Some days ago I blogged about a questionable performance test of Service Pack 1 for Windows Vista. The same organizations just tested the performance of Windows XP SP3. The "Researchers" wrote that they measured a "performance boost" of, well, 10%.
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I don't know if 10% could be called a "performance boost". I am pretty sure that you won't be able tell the difference during normal PC work. What I find more interesting, however, is that they used the same machine from their Vista SP1 performance test.
I have been criticizing before that it doesn't make much sense to test the performance of Vista on a machine with less than 2GB RAM. Some readers have raised doubts about my assessment. So I want take this chance to clarify my point.
Imagine someone tried to find out if Service Pack 1 for Windows XP improved the speed or not. The "researcher" has a laptop in his "research lab" which runs just fine with Windows NT 4.0. It has 128MB RAM which is more than enough for NT. Since he would like to know if he could run XP on this laptop after SP1 has been released he runs his test on this machine.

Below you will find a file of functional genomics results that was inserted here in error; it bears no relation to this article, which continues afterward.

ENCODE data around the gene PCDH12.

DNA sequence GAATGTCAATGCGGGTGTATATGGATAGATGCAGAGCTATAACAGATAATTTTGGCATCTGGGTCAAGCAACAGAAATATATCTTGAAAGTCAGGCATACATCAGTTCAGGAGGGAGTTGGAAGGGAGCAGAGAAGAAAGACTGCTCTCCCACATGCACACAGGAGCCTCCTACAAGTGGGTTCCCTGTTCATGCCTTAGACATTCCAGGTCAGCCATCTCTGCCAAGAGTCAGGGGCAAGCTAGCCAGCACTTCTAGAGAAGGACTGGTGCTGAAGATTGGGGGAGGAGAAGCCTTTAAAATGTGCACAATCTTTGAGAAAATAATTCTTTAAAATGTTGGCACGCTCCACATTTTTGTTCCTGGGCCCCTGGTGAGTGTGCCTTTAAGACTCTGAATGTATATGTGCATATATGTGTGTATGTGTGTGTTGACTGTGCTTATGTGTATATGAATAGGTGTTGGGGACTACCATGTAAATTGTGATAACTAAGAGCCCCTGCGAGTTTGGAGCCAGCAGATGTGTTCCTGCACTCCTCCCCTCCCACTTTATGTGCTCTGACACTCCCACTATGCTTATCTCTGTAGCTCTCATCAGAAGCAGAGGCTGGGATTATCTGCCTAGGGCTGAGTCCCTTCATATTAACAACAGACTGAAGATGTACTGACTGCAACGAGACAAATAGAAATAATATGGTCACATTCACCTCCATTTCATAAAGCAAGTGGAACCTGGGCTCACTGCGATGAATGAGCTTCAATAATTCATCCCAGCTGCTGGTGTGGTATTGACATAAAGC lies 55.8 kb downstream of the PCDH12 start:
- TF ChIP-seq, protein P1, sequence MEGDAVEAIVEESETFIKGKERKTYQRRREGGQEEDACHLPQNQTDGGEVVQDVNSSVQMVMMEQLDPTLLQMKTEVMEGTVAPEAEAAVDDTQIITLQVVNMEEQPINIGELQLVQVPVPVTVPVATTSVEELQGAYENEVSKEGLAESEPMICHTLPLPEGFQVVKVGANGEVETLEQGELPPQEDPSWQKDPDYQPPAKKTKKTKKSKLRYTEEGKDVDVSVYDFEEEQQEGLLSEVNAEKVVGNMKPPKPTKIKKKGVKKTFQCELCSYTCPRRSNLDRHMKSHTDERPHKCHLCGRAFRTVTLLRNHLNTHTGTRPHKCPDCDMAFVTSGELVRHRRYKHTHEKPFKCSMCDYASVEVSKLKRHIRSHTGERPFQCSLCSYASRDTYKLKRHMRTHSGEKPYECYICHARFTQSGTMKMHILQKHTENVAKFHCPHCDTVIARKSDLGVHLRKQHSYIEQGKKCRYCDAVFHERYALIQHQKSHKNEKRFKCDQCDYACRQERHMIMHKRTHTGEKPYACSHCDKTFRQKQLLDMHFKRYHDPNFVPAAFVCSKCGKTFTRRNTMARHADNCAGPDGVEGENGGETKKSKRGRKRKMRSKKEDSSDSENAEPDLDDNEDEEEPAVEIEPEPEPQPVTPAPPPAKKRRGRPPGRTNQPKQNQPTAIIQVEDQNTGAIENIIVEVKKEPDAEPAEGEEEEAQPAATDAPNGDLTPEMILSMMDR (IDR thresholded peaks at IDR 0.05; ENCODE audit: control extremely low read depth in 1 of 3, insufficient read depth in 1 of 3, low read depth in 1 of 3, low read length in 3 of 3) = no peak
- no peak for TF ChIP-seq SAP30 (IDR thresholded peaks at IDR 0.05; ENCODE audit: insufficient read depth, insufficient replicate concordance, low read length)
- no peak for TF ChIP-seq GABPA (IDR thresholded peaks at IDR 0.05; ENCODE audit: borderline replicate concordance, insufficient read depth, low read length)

I think you don't have to understand much about Windows to predict the result of this test. Of course, XP will get hardly off the ground with 128MB RAM and no service pack in the world could change this. There were about 5 years between the release of Windows NT 4.0 and Windows XP and Microsoft needed the same time to develop Windows Vista.
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So the situation is exactly the same. If you really want to know if a service pack is helpful for the performance of an OS or not, then you have to use adequate hardware for your test.